Facebook has been attacking Apple’s new privacy protections developed for iOS 14 since late last year. Once Apple started rolling out the app privacy labels that inform iPhone and iPad users how much data an app can collect, Facebook started an ad campaign claiming that Apple will hurt the open internet and small business. The privacy labels revealed the frightening amount of data that Facebook’s apps collect from devices.
Facebook has intensified its campaign in the months that followed, moving from print ads to TV commercials that were practically begging users not to stop Facebook from tracking them across apps and services on iPhone and iPad. Apple tested the new App Tracking Transparency (ATT) feature that forces developers to ask for consent before their apps can track users.
Apple released iOS 14.5 on Monday with ATT enabled, and apps will soon start asking for permission to track users, Facebook’s apps included. Facebook might have toned down its aggression towards Apple in the past few months, but the company is already bracing for the iPhone nightmare to drop, expecting ATT to hurt its ad business in the coming months.Today's Top Deal Super-popular TP-Link Kasa mini Alexa smart plugs just hit a new all-time low price of $6 each! List Price:$26.99 Price:$23.99 You Save:$3.00 (11%) Available from Amazon, BGR may receive a commission Available from Amazon BGR may receive a commission
ATT can hurt so much because it impacts various aspects of the ad business. Companies like Facebook collect user data from its apps and other third-party apps and services and build profiles. Advertisers can then sell personalized ads targeted to audiences likely to buy or consume their products. By tracking user behavior, Facebook doesn’t just group users into audiences. Tracking also lets Facebook provide detailed statistics to advertisers, so they can see what works best and optimize their campaigns. All these features are going away if people do not allow Facebook to track them.
Facebook said in the memo that ad campaign results would “fluctuate” gradually as users update iPhones and iPads to iOS 14.5. Advertisers will then lose access to some key stats as people opt out of tracking:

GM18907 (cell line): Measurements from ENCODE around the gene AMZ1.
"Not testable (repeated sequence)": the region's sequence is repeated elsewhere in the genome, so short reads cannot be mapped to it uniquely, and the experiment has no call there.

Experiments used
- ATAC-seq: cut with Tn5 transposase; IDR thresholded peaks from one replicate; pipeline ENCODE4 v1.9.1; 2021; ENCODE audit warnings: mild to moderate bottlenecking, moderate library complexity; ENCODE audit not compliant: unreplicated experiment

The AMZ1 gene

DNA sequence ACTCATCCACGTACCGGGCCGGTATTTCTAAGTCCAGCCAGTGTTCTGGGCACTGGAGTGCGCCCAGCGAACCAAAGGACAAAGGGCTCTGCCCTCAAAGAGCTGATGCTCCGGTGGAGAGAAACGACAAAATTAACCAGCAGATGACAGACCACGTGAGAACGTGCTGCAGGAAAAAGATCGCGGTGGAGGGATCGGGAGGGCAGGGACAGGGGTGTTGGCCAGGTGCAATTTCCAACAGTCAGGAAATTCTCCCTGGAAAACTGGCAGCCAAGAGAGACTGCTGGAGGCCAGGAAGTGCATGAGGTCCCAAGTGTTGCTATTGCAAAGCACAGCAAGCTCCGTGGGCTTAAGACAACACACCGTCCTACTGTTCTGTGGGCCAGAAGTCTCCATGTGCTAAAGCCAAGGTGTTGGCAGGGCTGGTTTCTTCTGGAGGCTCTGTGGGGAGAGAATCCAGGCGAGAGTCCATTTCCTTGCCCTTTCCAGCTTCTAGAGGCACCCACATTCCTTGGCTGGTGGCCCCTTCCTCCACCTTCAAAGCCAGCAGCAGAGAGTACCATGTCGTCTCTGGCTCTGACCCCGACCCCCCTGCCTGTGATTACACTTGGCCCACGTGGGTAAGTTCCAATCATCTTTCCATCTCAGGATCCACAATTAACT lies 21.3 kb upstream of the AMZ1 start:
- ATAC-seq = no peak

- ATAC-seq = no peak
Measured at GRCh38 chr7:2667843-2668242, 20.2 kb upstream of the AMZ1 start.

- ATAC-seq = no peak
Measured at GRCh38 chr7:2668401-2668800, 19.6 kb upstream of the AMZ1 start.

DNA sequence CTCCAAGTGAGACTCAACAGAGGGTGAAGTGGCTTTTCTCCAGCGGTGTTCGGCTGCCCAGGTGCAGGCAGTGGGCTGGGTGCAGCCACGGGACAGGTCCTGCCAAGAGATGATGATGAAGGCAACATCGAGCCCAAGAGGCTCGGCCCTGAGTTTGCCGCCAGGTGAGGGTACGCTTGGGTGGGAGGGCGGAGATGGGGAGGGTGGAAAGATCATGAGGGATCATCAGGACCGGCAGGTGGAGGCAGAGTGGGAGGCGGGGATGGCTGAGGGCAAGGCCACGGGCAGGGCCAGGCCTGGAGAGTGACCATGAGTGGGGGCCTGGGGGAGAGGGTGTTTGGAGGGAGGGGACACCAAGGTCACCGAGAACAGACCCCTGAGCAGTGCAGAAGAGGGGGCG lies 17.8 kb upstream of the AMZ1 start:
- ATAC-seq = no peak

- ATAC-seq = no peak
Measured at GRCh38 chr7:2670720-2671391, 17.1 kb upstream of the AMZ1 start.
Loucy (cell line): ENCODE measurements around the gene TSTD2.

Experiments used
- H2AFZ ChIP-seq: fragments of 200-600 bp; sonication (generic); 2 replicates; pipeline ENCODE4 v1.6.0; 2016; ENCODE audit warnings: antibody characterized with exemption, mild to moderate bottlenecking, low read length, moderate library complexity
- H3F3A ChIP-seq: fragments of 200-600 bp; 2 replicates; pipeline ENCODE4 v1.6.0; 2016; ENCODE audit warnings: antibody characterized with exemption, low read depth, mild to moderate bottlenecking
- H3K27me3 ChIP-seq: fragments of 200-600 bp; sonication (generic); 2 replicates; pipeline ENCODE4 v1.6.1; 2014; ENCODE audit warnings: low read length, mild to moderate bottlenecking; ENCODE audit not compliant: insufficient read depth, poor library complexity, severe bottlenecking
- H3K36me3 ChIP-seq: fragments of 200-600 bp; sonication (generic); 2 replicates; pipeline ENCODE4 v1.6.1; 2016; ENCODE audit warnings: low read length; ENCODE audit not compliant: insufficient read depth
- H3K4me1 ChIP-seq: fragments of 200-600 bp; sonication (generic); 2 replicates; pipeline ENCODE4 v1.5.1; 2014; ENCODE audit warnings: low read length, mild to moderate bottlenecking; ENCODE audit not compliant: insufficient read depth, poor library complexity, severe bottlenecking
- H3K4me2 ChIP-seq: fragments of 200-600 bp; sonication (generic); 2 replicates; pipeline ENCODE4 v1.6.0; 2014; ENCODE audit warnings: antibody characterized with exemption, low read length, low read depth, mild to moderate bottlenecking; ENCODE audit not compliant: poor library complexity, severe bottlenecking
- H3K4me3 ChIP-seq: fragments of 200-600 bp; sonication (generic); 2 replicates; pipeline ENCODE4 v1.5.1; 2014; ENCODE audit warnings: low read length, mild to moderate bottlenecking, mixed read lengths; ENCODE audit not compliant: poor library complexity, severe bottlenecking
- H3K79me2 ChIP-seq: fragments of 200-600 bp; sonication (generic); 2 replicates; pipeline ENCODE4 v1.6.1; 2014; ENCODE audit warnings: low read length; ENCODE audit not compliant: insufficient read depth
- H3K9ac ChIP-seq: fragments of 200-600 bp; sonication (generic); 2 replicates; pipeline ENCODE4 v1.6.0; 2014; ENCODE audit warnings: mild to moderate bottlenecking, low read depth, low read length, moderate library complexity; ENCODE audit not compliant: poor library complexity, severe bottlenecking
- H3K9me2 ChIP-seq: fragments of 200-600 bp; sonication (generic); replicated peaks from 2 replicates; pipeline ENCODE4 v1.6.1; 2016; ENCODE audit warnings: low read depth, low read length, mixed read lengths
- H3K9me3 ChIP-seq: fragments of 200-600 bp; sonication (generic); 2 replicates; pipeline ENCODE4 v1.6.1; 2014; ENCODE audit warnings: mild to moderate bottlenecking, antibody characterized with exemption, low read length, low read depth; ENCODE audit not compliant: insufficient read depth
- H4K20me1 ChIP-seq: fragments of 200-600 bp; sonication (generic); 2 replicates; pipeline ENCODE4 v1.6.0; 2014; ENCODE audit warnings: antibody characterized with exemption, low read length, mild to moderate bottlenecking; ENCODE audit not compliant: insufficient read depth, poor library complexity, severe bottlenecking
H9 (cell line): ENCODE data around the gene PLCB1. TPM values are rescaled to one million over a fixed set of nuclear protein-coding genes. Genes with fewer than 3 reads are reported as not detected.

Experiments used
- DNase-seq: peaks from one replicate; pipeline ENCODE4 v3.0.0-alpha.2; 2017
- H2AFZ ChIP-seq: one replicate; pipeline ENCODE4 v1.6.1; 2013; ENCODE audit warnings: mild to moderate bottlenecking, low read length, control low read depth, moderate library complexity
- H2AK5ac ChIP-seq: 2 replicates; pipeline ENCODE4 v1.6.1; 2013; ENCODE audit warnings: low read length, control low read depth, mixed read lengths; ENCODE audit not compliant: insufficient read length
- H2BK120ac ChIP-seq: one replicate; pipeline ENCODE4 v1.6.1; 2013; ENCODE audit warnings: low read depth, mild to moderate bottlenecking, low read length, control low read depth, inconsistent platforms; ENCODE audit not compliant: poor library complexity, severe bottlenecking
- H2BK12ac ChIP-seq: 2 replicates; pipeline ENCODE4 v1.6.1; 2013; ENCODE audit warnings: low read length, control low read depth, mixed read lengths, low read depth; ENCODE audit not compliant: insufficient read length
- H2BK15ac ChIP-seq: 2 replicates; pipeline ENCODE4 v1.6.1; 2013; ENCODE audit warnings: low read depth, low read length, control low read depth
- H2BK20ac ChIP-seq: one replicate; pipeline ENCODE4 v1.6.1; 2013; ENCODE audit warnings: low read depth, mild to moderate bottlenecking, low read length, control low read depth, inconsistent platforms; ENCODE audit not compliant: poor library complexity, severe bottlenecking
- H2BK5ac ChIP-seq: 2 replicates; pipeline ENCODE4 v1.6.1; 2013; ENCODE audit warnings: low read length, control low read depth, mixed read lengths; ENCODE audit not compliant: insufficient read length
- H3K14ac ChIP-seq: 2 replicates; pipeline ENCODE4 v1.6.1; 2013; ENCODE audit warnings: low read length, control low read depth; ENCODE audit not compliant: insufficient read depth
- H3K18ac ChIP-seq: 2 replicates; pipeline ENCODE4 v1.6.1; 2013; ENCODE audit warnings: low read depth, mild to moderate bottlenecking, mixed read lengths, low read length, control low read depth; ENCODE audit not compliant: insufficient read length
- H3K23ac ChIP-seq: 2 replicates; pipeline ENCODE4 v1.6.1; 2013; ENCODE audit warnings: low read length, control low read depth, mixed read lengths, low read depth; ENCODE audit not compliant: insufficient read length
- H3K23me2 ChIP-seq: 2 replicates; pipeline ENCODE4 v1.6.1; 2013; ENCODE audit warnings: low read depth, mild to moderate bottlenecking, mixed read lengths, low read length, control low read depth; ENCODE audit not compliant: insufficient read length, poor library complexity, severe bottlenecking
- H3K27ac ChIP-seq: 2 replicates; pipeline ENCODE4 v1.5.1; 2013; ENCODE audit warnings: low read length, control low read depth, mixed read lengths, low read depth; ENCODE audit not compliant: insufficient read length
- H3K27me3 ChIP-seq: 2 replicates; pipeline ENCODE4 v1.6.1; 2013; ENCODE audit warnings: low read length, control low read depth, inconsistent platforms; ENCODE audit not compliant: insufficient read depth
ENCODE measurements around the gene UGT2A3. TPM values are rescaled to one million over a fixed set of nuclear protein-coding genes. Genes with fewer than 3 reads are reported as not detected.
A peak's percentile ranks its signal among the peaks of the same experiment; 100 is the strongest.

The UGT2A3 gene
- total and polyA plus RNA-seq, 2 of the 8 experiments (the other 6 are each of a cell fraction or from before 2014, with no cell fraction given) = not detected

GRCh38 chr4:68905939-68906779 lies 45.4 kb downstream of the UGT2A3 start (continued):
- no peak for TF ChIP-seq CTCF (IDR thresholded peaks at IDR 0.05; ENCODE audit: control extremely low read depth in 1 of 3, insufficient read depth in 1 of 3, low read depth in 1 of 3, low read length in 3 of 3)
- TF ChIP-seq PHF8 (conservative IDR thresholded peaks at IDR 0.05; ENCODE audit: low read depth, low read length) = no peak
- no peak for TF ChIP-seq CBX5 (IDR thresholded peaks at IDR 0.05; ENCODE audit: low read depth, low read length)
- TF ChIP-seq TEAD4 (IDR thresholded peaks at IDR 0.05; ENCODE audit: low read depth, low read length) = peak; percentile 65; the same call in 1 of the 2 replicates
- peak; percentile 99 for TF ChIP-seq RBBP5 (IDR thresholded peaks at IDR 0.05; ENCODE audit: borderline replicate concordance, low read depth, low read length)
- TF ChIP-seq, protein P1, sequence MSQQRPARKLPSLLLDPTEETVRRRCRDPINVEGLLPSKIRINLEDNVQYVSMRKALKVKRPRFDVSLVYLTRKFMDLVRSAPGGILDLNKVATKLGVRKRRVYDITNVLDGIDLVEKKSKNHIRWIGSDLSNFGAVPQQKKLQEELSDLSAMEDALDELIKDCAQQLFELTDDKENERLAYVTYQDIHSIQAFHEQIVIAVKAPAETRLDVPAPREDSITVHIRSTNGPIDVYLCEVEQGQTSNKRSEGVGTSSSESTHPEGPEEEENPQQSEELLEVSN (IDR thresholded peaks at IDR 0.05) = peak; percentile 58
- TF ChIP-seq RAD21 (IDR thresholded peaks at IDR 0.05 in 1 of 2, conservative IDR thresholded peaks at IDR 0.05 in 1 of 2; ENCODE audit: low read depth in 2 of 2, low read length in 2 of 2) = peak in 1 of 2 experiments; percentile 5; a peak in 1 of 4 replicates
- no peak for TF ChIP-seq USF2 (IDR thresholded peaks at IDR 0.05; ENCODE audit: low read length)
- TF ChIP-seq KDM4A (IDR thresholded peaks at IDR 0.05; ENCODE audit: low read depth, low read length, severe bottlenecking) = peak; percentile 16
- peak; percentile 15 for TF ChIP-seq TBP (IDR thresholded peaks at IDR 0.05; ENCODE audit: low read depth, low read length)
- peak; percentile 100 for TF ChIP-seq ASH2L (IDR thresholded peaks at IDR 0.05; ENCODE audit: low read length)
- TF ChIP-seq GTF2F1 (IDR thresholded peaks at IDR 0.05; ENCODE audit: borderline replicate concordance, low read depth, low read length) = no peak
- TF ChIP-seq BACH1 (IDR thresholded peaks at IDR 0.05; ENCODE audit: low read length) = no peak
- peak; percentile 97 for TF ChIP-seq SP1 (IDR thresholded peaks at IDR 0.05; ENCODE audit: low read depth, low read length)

- 1-day click-through opt-out data will be modeled for advertisers.
- 7-day click-through and 1-day view-through attribution settings will no longer include iOS 14.5 opted-out events.
- 28-day click-through, 7-day view-through, 28-day view-through attribution tools will no longer be available to advertisers.
Facebook also warns that customers who opt out of tracking will be excluded from specific targetable audiences, which will result in a decrease in audience sizes.
Facebook can continue tracking users inside its own apps. That’s why the company changed tune slightly a few weeks ago, saying that iOS 14.5’s privacy features might be beneficial. Facebook hopes more companies will choose to do e-commerce directly in its apps, where Facebook can still collect data about user behavior without worrying about ATT.
Facebook CEO Mark Zuckerberg also said on Wednesday during the company’s quarterly earnings conference that ATT fallout will be noticeable in the second half of 2021. Facebook CFO David Wehner noted that advertising revenue growth is expected to “significantly decelerate” in the second half of the year. In addition to “platform changes,” he also mentioned “regulatory” changes. ATT could impact Facebook’s bottom line as soon as the second quarter.
Separately, Apple CEO Tim Cook said on Wednesday that the response to ATT has been “tremendous:”
ATT’s focus is really on the user and giving the user the ability to make a decision about whether they want to be tracked or not. And so it’s putting the user in the control, not Apple, not another company, but the user, where it should be. And so that’s really the focus of it and the feedback that we’ve gotten from users both before it went live, when it was in the planning stages and so forth, and after has been tremendous. And so we’re really standing up on behalf of the consumer here.
Cook did not have actual numbers to back up his claims. iOS 14.5 rolled out just a few days before Apple’s quarterly earnings report. He said that even “if it’s very low of people that don’t want to be tracked, it’s worth doing because those people should make their own mind up, whether they would like to be tracked or not.”
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